Flight Time Advancement: Scudder wrote that Brown Elfin “generally makes its appearance toward the end of April or very early in May,” but that “occasionally it is found shortly after the middle of April and generally begins to be abundant during the first half of June (1889: 845).” Scudder’s flight time statements in this case seem to refer to the region around Boston, because that is where the majority of his specimens were from. If that is the case, this species would appear to be emerging much earlier today than when Scudder wrote.
A 2012 study done at Boston University using MBC and Atlas data showed that Brown Elfin has indeed advanced its flight time, at least in the years 1986-2009 (Polgar, Primack, et al. 2013; graph courtesy of Caroline Polgar).
Graph 24: Change in the first 20% of all Brown Elfin sightings, 1986-2009
As the downward slope in Graph 24 shows, Brown Elfin is flying significantly earlier now than it did in the 1980’s (p = < 0.0001; significant at the .01 level). Analysis using all Brown Elfin sightings for 1986-2009, rather than just the first 20%, gave similar results, as did analysis using only the median flight date. Unpublished calculations by Prof. Ernest Williams indicate that Brown Elfin has advanced its flight date by 9 to 10 days over this period. Brown Elfin is also responding strongly to temperature variations in the two months prior to emergence (March, April), varying its flight time according to average temperature. This responsiveness to temperature is an adaptive trait.
In this study, Eastern Pine Elfin also showed significant advancement in early spring flight time 1986-2009, whereas Frosted Elfin, Henry’s Elfin, and Hoary Elfin did not show advances in flight times over this period. However, four of the five elfins studied did show strong overall flight time/temperature response. The exception was Hoary Elfin, for which the low number of observations may have affected the results.
First Sightings: A new early "first sighting" date was set in the warm winter and spring of 2012 with a report of two Brown Elfins on 3/23/2012 on Horn Pond Woburn (M. Arey). The second reports in 2012-- 4/4/2012, Montague Plains, 6, S. Cloutier, photo, and Wellfleet Bay WS, 42, M. Faherty -- were also quite early (BOM records). (Prior to 2012, the earliest known date had been a MAS Atlas report of 3/30/1981 in Millis, B. Cassie.) In MBC 1991-2010 records, the earliest five "first sighting" dates were 4/2/2000 at Truro, B. Nikula; 4/4/2010 Canton Great Blue Hill, S. Jaffe; 4/7/1999 at Wellfleet, J. Sones, 4/10/2006 Cape Ann D. Savich;, and 4/12/1998 Chilmark M. Pelikan. Over this 20-year period, three of the first sightings occurred in week I of April (4/1-4/7), six of the first sightings occurred in week II of April (4/8-4/14), seven in week III (4/15 – 4/21), and four in the last week of April (4/22-4/30). Clearly, the first week of April is now the key "first sighting" time, and this is significantly earlier than the "middle of April" mentioned by Scudder.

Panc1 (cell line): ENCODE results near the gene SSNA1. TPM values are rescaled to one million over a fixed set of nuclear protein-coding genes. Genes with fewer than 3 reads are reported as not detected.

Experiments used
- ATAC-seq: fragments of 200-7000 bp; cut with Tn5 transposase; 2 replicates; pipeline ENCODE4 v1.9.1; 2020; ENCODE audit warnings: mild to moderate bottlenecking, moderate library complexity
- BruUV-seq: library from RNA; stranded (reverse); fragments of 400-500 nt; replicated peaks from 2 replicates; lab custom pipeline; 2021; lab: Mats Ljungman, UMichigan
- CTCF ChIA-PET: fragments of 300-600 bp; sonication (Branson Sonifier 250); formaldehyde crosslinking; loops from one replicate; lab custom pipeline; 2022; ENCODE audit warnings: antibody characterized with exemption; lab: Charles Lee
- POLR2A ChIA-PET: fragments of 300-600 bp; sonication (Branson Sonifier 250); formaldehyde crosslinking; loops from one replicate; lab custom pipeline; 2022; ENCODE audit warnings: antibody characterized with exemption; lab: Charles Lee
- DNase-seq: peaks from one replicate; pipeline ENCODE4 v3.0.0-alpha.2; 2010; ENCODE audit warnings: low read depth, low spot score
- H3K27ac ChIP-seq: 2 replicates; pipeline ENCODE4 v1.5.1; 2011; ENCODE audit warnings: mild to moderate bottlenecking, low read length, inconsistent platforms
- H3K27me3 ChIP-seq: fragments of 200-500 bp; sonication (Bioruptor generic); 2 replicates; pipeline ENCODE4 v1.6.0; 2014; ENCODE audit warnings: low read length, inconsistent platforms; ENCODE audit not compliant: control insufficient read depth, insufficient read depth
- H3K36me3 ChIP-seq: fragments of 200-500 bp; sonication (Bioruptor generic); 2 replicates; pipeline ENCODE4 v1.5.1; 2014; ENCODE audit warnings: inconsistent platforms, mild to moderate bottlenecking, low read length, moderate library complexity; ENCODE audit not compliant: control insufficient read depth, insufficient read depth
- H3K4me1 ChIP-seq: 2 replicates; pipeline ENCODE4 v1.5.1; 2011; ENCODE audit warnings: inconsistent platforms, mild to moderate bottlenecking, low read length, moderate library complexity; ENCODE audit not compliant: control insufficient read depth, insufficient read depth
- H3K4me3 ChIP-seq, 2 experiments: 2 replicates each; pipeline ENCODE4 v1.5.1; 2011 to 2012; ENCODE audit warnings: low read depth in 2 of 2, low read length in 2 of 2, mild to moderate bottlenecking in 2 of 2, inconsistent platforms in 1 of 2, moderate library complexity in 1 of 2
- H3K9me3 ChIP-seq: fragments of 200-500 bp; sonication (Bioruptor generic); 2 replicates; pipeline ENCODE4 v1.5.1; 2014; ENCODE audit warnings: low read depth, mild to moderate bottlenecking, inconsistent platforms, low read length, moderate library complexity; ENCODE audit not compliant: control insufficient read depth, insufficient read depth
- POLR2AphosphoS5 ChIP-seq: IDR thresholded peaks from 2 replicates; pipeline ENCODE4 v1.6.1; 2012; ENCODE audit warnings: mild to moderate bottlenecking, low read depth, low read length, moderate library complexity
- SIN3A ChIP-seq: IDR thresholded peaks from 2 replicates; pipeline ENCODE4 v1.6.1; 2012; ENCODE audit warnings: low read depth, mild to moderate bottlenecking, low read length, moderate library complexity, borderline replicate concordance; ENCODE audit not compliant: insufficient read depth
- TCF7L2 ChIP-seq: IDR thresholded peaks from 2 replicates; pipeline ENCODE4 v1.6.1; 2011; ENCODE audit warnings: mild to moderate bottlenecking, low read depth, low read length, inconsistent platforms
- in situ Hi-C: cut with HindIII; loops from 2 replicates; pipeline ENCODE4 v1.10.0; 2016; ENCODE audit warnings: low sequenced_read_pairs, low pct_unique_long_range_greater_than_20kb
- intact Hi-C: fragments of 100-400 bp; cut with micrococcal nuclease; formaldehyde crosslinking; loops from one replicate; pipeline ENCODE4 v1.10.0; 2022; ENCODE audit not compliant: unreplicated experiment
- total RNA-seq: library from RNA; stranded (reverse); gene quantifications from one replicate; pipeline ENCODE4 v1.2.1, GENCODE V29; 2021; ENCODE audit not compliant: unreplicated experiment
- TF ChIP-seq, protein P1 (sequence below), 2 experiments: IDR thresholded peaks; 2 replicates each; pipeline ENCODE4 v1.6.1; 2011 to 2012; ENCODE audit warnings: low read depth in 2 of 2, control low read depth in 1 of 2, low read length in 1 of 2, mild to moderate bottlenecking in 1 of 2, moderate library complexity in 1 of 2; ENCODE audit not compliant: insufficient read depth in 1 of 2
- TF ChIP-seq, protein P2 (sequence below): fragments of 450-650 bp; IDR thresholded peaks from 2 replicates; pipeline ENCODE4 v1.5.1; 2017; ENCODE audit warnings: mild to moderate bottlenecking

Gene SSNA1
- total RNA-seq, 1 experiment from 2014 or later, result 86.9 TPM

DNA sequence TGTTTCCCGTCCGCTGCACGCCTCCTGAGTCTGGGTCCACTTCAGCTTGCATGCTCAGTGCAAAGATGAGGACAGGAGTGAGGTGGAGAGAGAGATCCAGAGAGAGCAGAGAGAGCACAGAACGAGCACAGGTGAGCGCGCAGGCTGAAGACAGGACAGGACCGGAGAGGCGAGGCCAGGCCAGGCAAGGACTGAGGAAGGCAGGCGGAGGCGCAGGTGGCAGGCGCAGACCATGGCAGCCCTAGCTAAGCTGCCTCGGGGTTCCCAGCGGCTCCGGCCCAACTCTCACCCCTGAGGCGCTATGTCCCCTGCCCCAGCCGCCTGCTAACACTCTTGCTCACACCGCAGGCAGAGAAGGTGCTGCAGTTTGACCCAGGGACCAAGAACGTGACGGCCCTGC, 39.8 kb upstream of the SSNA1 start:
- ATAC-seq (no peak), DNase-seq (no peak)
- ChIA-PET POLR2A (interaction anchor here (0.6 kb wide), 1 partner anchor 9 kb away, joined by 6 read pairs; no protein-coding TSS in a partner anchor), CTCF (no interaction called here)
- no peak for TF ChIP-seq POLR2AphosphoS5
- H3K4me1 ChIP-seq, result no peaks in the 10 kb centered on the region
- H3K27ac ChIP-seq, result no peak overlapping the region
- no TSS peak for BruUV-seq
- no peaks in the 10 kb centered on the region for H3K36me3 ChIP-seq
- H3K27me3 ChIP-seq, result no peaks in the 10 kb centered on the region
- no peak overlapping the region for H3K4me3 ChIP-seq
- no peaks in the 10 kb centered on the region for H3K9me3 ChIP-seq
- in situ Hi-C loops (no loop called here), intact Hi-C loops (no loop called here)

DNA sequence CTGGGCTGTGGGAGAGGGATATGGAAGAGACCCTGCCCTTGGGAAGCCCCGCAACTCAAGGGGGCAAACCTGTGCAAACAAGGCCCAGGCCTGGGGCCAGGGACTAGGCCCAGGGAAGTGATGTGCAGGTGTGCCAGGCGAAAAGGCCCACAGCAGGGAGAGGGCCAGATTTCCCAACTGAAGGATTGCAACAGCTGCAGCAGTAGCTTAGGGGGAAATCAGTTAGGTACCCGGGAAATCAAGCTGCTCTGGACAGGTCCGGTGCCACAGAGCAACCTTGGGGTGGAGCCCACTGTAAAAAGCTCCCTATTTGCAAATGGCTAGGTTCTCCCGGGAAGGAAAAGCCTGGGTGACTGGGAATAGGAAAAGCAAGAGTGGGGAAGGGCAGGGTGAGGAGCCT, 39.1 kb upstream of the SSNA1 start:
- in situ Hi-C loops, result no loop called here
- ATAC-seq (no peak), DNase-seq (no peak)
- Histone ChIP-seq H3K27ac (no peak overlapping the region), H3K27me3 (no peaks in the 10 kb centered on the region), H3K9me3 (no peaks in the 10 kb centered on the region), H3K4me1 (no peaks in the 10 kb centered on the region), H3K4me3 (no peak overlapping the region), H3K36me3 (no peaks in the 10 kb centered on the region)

The “abundance” in the first half of June which Scudder refers to is not the case today; in fact, Brown Elfin tapers off and becomes rare in June. The whole flight period seems to have advanced since 100 years ago.
Last Sightings: In the 20 years 1991-2010, there are 8 years in which the latest reported dates in MBC records are in June: they are 6/20/2002 Sharon, B. Cassie; 6/10/2001 Northbridge, R. Hildreth; 6/7/1993 Montague M. Fairbrother; 6/6/2010 Falmouth A. Robb; 6/6/2009 Boylston W. Miller; 6/4/1995 Medford B. Malcolm; 6/3/2003 Falmouth A. Robb; and 6/1/2008 Plymouth, E. Nielsen. In the remaining years the last sightings are earlier, in May. The Atlas reported a late date of June 17, 1986, Medford [Middlesex Fells], D. Schweitzer).
In 2011 the last sighting was also in June ( 6/8/2011 Falmouth, A. Robb), but in 2012 the flight seems to have begun early and ended early, since the last sighting was 5/19/2012, Chelmsford power line, B. Bowker (BOM records).
Although the Brown Elfin is ranked as S5, or “secure,” in Massachusetts (NatureServe 2010), its future is dependent on the persistence of its special heath-land habitat. Nearby Connecticut provides a cautionary tale of what can happen when sufficient heath-land habitat is not preserved or created. The 1990-95 Connecticut Atlas found that, with only 23 project specimens compared to 126 pre-project, Brown Elfin was “losing ground” in the state, along with Edwards’ Hairstreak which needs pitch-pine scrub oak barrens, and Juniper Hairstreak, which needs old re-growing fields (O’Donnell et al. 2007: 293).
NatureServe suggests that strongly urbanized areas, or large open areas with no trees or shrubs, such as agricultural fields, act as dispersal barriers for Brown Elfin. Some of our colonies, for example at Horn Pond Mountain in Woburn, are surrounded by dense suburbs and may experience no new gene inflow from other colonies.
In the eastern North America, the Brown Elfin ranges quite far north into boreal Canada (Layberry et al. 1998). It is found throughout northern New England and the northern Great Lakes area (but it is rare, for example, in Ohio), and then south to Georgia only at higher elevations in the Appalachian Mountains (Opler and Krizek 1984). It is not found along the Gulf coast or in Florida. This northerly and higher-elevation range suggests that this butterfly could be adversely affected by climate warming (Table 6), but thus far it appears to be increasing rather than declining (Breed et al. 2012).
© Sharon Stichter 2011, 2012, 2013
page updated 4-15-2013
ABOUT BOM SPECIES LIST BUTTERFLY HISTORY PIONEER LEPIDOPTERISTS METHODS